According to Samsung, the “Galaxy Fold opens smoothly and naturally, like a book, and closes flat and compact with a satisfying click.” Consumers can slip the Galaxy Fold out of their pockets “for one-handed calls, texts and more, and open for endless multitasking and higher-quality viewing on our largest mobile display for presentations, digital magazines, movies and AR content.”
The release comes as Samsung has been hit by the phone sales slump, with its Q4 results indicating a 10 percent year-over-year revenue decline, along with an 11 percent drop in sales tied to mobile operations. The firm pointed to a “sluggish” smartphone market, coming right into a seasonal slowdown.
Samsung is hoping its new and very different-looking phone will put a spring back into the market’s step when it hits the U.S. through AT&T and T-Mobile in the latter half of 2019. But customers will need big budgets to go with their springy step: The entry price for the Fold is $1,980.
A high price tag – and perhaps a high risk, since high prices are increasingly unattractive to customers, and Samsung is not the only firm rolling out with a dual-screen 5G phone. LG and Oppo are both making similar moves with lower price points, and Oppo’s even imitates Samsung’s folding option.
How Huawei Stole Apple and Samsung’s Groove
According to recent data from Gartner, Chinese smartphone maker Huawei is starting to take a noticeable bite out of Samsung and Apple’s market share in the nation, through the power of feature-laden phones that come (comparatively) cheap.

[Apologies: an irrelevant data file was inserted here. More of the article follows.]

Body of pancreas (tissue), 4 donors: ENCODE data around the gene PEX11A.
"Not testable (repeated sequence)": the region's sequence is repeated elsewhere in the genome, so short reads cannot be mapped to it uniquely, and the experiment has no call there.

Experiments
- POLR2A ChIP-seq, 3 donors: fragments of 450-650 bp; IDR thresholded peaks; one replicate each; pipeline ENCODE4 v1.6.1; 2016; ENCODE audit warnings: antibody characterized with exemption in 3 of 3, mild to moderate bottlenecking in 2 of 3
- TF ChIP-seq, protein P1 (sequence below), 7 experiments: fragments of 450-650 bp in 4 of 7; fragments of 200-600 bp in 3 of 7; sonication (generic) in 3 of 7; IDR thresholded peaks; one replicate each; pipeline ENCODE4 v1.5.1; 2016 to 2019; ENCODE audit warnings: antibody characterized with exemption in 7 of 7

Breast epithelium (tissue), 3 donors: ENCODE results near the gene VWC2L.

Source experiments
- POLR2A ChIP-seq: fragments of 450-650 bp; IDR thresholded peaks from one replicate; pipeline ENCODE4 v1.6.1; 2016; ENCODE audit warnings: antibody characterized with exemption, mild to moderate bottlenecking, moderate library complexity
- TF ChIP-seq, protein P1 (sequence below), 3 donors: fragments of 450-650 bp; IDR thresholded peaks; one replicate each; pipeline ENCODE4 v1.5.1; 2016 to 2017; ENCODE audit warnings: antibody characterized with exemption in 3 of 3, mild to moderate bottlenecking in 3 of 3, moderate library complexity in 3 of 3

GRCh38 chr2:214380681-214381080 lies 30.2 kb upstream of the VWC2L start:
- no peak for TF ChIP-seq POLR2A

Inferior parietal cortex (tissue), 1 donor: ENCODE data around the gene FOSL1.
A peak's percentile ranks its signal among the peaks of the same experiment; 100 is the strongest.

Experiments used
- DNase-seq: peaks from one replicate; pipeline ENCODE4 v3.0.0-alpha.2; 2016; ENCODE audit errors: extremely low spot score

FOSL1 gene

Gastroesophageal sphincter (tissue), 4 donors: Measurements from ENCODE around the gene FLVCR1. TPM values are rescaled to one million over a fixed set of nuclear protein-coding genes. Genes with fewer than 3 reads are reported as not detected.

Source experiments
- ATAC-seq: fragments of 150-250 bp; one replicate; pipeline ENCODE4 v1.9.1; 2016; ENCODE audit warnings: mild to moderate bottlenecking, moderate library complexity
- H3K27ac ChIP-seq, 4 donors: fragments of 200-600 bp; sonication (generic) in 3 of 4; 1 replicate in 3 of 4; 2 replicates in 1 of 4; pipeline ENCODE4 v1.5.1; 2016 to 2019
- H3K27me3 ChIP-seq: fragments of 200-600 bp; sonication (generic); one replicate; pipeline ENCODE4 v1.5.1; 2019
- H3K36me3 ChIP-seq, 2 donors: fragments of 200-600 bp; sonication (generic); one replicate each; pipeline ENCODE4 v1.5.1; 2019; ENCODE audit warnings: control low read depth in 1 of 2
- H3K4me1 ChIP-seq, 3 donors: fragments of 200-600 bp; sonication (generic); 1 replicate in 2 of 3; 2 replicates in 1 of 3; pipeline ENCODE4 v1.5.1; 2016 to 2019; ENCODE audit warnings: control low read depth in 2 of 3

Huawei’s share of the smartphone market climbed to almost 15 percent in the three months that ended December 2018, up four percentage points from the same period a year earlier. That still trails both Apple and Samsung, but barely: The two brands hold 17 and 16 percent of the industry, respectively.
“Apple has really been losing ground on a couple of things, especially when it comes to emerging markets like Greater China,” Anshul Gupta, senior research director at Gartner, told CNBC in an interview. “What we are seeing in China is that the leading Chinese players have raised the quality of their smartphones significantly.”
And as it turns out, Chinese customers like the features and are less married to the brand name – to the extent that Apple blamed its slow Q4 performance on Chinese sales that had fallen off 15 percent year on year. Cook blamed customers holding onto their phones longer; analysts like Gupta blame it on customers jumping ship.